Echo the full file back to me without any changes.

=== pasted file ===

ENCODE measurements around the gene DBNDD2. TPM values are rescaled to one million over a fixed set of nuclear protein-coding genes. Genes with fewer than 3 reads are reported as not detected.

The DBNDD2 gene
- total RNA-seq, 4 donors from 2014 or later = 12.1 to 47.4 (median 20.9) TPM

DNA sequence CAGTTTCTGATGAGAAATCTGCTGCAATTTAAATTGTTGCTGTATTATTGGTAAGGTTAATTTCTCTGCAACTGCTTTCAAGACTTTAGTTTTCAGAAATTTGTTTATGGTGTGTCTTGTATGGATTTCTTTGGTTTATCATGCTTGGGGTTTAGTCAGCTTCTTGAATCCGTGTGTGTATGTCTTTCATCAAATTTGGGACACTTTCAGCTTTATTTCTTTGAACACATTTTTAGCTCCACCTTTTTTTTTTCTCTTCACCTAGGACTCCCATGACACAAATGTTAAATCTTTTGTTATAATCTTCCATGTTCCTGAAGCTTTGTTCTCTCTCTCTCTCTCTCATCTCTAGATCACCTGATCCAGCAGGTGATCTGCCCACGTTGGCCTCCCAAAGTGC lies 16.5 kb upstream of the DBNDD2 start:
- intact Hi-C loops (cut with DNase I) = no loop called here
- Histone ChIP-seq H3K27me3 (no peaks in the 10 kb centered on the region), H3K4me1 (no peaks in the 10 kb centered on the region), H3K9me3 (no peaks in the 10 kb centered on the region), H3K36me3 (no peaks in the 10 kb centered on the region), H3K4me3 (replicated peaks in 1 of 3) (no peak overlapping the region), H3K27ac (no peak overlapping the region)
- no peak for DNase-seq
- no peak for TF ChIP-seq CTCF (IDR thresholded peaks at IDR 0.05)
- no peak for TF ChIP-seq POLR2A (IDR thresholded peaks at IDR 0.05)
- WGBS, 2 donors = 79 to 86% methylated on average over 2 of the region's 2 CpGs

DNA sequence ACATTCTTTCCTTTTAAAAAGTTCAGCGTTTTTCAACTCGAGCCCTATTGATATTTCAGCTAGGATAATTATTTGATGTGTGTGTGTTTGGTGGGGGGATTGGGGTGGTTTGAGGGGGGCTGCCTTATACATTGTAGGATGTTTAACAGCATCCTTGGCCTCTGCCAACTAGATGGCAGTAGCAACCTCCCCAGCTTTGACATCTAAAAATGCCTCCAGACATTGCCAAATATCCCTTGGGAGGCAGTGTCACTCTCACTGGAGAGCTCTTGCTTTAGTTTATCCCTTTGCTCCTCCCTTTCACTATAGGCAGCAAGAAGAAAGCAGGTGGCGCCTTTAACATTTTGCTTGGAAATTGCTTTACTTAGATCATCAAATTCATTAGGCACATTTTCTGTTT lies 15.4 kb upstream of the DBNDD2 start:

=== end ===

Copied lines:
ENCODE measurements around the gene DBNDD2. TPM values are rescaled to one million over a fixed set of nuclear protein-coding genes. Genes with fewer than 3 reads are reported as not detected.

The DBNDD2 gene
- total RNA-seq, 4 donors from 2014 or later = 12.1 to 47.4 (median 20.9) TPM

DNA sequence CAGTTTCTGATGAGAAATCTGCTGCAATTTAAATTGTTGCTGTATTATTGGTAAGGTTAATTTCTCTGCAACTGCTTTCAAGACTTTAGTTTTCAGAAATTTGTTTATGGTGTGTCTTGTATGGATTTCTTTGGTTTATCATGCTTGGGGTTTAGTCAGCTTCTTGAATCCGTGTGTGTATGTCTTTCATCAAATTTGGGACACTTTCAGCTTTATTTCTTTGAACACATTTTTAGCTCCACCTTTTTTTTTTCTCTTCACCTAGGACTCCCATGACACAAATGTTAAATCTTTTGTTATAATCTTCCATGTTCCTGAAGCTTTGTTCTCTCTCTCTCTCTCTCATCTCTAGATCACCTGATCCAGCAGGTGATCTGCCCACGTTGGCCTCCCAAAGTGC lies 16.5 kb upstream of the DBNDD2 start:
- intact Hi-C loops (cut with DNase I) = no loop called here
- Histone ChIP-seq H3K27me3 (no peaks in the 10 kb centered on the region), H3K4me1 (no peaks in the 10 kb centered on the region), H3K9me3 (no peaks in the 10 kb centered on the region), H3K36me3 (no peaks in the 10 kb centered on the region), H3K4me3 (replicated peaks in 1 of 3) (no peak overlapping the region), H3K27ac (no peak overlapping the region)
- no peak for DNase-seq
- no peak for TF ChIP-seq CTCF (IDR thresholded peaks at IDR 0.05)
- no peak for TF ChIP-seq POLR2A (IDR thresholded peaks at IDR 0.05)
- WGBS, 2 donors = 79 to 86% methylated on average over 2 of the region's 2 CpGs

DNA sequence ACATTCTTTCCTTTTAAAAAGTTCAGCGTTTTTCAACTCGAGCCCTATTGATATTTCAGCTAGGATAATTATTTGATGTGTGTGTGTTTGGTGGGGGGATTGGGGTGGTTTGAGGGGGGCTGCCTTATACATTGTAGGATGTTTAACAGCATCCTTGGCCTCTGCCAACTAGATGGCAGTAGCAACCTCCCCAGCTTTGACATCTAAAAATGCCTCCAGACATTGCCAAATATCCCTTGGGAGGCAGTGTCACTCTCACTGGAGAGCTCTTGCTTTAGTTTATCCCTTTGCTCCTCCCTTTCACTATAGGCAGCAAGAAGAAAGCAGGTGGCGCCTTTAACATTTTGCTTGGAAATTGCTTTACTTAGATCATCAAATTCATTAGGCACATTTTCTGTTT lies 15.4 kb upstream of the DBNDD2 start: